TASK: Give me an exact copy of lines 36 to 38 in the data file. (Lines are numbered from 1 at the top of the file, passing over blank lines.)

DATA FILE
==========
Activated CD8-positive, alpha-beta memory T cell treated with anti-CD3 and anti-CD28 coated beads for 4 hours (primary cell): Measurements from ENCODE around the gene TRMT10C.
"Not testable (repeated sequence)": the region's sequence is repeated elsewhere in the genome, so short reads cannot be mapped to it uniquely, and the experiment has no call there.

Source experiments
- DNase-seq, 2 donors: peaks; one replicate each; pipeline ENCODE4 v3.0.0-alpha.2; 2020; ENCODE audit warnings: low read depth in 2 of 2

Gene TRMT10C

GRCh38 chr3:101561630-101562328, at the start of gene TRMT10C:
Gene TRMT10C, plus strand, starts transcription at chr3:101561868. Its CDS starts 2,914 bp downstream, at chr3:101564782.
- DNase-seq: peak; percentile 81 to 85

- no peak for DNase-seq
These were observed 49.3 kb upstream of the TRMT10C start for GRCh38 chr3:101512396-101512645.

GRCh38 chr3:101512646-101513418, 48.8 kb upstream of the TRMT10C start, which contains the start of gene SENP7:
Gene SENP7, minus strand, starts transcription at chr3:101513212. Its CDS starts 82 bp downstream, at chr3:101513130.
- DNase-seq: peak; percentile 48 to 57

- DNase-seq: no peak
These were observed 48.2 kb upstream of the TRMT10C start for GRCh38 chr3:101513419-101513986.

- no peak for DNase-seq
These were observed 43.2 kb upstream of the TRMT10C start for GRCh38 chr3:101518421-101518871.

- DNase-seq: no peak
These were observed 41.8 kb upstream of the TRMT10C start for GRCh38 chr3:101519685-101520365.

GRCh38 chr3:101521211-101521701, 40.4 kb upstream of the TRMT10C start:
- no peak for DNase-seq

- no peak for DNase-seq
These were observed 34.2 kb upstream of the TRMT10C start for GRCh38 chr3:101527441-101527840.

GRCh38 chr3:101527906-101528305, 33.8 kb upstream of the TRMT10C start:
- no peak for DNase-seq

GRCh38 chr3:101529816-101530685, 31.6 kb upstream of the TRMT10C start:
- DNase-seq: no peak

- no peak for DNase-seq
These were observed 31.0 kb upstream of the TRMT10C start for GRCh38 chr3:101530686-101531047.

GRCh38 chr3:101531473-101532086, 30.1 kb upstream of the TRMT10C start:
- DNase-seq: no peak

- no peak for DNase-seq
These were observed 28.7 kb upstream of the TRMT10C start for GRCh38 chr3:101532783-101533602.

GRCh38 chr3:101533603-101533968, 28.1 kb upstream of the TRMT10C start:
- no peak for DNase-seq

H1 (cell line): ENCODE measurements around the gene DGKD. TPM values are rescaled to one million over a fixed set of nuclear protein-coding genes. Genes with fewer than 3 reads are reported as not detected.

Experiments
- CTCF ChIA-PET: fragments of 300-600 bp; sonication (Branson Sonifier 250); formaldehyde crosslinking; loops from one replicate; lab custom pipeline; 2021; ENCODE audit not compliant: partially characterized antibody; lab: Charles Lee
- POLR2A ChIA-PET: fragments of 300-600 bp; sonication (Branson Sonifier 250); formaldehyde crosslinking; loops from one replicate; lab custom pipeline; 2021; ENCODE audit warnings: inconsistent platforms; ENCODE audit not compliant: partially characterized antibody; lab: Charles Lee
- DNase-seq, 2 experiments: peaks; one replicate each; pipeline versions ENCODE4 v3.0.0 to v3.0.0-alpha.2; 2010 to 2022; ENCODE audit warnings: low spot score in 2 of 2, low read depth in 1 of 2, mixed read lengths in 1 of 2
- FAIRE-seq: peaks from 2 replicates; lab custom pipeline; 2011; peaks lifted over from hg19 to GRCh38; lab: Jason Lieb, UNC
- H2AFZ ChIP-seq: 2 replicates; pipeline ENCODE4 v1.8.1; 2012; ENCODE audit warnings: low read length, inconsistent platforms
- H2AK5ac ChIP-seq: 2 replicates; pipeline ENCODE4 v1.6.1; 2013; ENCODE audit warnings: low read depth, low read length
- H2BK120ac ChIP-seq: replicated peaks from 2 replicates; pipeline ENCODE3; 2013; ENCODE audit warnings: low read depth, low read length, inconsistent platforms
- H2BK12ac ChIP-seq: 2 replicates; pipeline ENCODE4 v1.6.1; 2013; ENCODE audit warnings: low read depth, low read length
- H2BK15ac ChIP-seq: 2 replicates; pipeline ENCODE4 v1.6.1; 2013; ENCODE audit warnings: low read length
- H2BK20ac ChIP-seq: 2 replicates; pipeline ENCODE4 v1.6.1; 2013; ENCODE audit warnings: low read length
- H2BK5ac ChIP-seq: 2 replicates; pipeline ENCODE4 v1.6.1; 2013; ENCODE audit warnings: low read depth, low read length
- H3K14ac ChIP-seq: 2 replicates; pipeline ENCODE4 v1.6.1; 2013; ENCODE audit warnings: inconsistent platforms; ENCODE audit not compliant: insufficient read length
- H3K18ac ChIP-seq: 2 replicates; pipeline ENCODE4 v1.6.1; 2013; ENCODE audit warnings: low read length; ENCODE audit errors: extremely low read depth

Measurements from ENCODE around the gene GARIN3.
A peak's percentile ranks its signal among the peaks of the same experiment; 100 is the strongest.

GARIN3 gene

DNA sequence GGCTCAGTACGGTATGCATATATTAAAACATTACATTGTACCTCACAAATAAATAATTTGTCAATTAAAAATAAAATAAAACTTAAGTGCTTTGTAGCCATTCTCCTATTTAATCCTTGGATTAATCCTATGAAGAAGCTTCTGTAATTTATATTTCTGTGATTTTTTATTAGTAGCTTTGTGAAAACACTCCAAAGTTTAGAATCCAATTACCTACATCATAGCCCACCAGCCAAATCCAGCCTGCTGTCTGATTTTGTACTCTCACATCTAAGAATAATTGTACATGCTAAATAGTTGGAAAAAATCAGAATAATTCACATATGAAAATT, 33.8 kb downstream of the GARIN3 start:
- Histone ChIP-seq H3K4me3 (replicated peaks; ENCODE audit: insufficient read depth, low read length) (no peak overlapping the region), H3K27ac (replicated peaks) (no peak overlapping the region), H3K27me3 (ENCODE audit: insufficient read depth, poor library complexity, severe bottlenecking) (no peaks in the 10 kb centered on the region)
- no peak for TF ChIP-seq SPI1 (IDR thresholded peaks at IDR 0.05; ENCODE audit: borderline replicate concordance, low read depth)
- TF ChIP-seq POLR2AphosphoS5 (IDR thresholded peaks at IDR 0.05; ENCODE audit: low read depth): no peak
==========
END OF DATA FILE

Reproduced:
H1 (cell line): ENCODE measurements around the gene DGKD. TPM values are rescaled to one million over a fixed set of nuclear protein-coding genes. Genes with fewer than 3 reads are reported as not detected.

Experiments
- CTCF ChIA-PET: fragments of 300-600 bp; sonication (Branson Sonifier 250); formaldehyde crosslinking; loops from one replicate; lab custom pipeline; 2021; ENCODE audit not compliant: partially characterized antibody; lab: Charles Lee